As product managers, we spend a great deal of our time trying to figure out ways to get more people to buy our products. However, there is that very small collection of product managers who have extremely popular products who have a slightly different sort of problem that they have to work out. They really don’t have too much of a problem getting most people to buy their product because they have a great product development definition; however, now they have to figure out a way to get the last remaining few people who have not yet purchased their product to do so. We should all have such problems!
Some People Don’t Use Amazon!
If you are ever walking down the street where people are throwing their trash out, there is a very good chance that you’ll see a number of Amazon shipping boxes in the trash. The reason for this is because it sure seems like just about everyone buys something from Amazon. In fact, Amazon has created their Prime service where shipping becomes free just to get us to buy more. However, it turns out that roughly 17% of Americans (that’s 22 million people) don’t buy from Amazon. Solving this problem will look great on the Amazon product manager’s product manager resume
Why would someone not buy from Amazon? Well there are many different reasons. You might think that we’re talking about someone who lives in the back country. However, a number of the people who don’t buy from Amazon live in the city. They have no problem with technology. They subscribe to Netflix. Use Uber for transportation and look things up online. However, depending on where they live, they may not use Amazon. If they live in a building with no roommate or one that does not have a doorman, then they may not be comfortable with having a package left at their door. In this case, Amazon may not be an option for them.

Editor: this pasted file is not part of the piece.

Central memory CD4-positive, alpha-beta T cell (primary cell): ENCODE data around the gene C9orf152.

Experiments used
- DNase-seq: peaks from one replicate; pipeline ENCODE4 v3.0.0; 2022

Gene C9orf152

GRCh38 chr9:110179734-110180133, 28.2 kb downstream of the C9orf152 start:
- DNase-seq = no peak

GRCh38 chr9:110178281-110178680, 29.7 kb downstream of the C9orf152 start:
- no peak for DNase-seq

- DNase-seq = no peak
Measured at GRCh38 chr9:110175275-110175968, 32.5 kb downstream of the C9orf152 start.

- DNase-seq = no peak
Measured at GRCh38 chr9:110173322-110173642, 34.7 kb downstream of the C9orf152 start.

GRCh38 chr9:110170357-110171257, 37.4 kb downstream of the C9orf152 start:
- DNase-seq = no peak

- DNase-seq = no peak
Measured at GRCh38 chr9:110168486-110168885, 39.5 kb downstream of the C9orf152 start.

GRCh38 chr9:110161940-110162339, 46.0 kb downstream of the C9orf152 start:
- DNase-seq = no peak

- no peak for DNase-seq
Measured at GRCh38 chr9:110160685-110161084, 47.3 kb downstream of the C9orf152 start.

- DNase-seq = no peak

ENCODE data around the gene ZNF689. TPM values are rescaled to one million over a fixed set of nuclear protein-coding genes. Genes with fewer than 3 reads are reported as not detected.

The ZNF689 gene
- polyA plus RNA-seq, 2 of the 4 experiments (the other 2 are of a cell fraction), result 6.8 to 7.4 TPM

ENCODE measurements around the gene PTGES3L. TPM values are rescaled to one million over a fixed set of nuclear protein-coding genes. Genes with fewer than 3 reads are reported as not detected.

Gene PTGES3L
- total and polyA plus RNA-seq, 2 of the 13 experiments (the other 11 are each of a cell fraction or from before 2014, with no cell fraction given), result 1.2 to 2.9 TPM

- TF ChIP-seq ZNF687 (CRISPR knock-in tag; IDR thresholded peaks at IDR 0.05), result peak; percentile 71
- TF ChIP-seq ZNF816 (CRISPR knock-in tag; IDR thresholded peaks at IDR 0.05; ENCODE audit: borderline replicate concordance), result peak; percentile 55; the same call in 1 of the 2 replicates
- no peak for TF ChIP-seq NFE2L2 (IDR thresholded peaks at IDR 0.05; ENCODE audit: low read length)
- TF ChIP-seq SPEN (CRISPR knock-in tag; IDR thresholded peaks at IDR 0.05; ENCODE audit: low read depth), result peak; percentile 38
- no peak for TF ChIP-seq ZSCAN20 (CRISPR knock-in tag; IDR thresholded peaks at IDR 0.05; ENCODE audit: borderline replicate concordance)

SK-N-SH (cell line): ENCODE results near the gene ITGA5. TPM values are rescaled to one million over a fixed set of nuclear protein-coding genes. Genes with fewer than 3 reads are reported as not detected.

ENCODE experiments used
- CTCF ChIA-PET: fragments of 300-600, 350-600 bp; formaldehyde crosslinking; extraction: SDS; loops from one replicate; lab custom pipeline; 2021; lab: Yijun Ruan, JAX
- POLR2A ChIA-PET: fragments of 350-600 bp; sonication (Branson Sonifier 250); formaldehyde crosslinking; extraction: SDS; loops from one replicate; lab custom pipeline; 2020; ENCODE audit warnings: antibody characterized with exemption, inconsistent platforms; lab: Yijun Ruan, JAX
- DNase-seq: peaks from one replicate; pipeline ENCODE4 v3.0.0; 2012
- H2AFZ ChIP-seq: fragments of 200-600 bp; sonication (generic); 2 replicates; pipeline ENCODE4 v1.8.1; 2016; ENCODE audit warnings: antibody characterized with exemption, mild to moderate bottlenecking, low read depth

There have been a number of different studies done on the people who have chosen to not shop at Amazon. What the studies have shown is that this group of people tend to be older than the average U.S. shopper – 57 years old vs 49 years old. Their annual income is generally less than average, they may roughly $45,700 per year compared to $62,800 for all shoppers. Finally, there is less of a chance that they either have or live with children.
How Amazon Product Managers Can Capture The Rest Of The Market
As you might imagine, the number of people who don’t shop at Amazon is a group of people who is getting smaller and smaller over time. When asked why they don’t shop at Amazon, this group of people provided a number of different answers. These included their current level of income, for some it was their living situation, and as you might well imagine for some it was simply their preference not to shop at Amazon.
Amazon just keeps getting bigger and bigger. This year their income is forecasted to grow by 28% to US$137 billion. Their sales size is greater than the combined sales size of the next 20 e-commerce sellers in the U.S. The people who don’t currently shop at Amazon generally don’t have access to the internet. This may mean that they are not part of the 80% of U.S. adults who had either a smartphone or a broadband connection at home.